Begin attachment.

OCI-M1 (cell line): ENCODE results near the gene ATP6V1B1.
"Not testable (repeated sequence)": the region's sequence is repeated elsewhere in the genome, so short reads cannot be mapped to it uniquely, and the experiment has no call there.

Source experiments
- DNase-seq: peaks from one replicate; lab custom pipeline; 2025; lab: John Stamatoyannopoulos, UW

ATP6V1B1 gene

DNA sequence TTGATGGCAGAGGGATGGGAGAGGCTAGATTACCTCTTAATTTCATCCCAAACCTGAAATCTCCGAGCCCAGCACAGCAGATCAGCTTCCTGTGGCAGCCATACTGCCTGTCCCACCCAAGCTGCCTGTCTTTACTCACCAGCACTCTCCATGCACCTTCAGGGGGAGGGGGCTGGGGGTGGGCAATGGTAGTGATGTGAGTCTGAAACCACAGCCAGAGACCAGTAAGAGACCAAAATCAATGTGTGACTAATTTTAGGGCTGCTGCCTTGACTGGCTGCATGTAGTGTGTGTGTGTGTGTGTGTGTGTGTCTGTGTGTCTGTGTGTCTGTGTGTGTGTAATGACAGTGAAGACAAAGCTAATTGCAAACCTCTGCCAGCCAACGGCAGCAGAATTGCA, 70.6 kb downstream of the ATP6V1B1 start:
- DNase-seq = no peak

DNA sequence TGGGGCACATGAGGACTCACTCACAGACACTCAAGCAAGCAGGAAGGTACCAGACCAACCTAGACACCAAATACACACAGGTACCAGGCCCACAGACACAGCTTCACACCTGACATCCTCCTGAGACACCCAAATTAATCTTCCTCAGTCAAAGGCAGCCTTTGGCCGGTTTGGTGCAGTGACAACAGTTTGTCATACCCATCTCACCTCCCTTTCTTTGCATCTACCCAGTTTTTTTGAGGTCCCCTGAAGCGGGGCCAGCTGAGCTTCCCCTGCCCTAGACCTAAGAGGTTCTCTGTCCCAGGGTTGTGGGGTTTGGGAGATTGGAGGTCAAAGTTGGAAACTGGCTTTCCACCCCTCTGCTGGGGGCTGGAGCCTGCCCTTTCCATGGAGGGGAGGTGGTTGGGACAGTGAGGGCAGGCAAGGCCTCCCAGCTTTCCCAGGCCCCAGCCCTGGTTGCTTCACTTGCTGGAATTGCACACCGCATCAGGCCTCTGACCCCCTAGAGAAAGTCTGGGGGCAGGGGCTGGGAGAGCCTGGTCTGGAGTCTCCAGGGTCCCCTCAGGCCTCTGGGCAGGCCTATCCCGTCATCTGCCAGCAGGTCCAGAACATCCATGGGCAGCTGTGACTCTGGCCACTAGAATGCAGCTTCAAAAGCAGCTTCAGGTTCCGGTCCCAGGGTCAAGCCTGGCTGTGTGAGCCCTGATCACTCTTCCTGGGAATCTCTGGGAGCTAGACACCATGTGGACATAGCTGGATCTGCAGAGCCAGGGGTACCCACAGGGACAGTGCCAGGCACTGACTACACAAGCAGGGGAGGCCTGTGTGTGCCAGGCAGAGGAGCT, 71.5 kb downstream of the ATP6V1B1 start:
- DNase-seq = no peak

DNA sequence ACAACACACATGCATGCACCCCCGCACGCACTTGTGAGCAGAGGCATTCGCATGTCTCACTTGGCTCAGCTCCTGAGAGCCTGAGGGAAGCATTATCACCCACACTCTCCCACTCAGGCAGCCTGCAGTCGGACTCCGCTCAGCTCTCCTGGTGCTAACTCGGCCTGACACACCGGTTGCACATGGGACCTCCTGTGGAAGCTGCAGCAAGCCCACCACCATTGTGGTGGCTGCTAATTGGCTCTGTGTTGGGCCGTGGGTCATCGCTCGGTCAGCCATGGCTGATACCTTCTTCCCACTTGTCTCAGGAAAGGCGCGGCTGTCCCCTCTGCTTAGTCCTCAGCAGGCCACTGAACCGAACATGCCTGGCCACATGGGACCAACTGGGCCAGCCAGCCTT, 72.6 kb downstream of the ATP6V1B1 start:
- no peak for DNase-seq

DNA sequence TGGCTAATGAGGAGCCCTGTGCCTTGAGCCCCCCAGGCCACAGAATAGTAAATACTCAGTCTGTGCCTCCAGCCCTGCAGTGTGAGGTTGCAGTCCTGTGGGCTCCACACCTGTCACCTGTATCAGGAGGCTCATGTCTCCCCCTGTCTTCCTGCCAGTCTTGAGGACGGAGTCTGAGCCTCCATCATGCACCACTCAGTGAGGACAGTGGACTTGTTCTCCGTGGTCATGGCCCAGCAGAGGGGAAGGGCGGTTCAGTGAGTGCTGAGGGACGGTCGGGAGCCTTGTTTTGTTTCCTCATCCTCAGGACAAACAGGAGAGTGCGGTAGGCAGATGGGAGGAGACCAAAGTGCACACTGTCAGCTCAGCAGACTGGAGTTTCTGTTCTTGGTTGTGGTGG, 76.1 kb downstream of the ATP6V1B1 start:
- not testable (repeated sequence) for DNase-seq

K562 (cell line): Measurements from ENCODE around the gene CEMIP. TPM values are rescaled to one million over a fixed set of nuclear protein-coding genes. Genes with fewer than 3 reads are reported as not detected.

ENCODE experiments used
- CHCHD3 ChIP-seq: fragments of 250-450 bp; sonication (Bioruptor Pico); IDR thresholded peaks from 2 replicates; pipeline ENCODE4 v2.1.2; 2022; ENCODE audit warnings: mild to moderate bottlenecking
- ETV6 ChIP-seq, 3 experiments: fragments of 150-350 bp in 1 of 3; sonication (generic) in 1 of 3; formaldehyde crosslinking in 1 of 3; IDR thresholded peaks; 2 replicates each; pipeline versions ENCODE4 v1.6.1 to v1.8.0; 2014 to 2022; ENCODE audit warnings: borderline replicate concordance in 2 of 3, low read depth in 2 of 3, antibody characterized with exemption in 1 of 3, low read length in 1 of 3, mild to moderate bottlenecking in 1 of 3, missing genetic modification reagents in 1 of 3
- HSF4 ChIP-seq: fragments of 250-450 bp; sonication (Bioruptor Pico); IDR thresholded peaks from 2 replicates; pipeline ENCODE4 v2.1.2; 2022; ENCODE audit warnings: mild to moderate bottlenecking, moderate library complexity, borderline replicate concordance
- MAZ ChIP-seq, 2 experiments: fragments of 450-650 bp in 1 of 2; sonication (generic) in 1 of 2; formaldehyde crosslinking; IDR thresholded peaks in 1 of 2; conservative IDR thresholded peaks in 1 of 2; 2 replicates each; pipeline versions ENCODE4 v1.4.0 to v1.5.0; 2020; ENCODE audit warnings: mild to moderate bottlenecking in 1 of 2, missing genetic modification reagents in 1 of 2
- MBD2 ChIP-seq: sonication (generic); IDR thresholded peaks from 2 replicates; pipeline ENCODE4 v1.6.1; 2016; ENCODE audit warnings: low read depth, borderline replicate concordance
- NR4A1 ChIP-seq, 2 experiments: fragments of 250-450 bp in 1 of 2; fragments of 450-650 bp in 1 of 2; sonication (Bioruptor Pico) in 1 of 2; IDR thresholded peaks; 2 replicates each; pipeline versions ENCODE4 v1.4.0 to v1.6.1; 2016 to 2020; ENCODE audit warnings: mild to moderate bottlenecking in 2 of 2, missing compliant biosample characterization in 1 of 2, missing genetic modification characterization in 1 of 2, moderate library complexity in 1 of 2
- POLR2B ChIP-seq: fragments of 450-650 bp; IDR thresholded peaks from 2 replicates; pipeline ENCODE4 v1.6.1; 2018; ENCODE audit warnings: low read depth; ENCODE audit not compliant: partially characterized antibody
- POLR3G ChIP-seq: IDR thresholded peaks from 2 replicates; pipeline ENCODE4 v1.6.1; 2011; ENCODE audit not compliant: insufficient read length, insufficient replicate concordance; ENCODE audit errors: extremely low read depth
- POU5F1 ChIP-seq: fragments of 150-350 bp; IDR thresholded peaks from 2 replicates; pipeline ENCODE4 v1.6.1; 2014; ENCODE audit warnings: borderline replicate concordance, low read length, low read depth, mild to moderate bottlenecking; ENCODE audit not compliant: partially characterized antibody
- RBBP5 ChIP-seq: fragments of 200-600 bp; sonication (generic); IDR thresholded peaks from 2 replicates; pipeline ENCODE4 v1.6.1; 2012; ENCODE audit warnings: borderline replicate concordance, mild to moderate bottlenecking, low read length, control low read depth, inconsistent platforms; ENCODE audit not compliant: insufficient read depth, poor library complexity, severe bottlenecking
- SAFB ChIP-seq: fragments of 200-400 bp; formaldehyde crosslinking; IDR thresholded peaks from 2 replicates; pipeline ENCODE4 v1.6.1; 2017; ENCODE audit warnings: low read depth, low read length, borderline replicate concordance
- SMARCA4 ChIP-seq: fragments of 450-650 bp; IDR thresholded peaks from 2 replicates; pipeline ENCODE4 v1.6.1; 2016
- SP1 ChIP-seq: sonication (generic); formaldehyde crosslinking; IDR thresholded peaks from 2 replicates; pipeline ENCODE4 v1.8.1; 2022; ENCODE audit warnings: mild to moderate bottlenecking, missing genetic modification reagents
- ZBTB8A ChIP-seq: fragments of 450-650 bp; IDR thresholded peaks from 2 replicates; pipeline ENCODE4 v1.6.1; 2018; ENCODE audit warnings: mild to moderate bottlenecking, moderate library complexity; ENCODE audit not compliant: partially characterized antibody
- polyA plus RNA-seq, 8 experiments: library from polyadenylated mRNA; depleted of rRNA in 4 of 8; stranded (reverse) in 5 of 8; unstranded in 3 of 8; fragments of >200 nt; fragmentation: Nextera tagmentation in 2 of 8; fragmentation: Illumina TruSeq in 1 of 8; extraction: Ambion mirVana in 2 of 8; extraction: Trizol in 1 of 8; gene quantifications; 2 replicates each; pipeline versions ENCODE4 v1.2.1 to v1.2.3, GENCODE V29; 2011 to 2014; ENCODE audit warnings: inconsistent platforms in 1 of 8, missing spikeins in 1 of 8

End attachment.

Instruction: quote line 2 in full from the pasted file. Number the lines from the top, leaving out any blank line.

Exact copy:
"Not testable (repeated sequence)": the region's sequence is repeated elsewhere in the genome, so short reads cannot be mapped to it uniquely, and the experiment has no call there.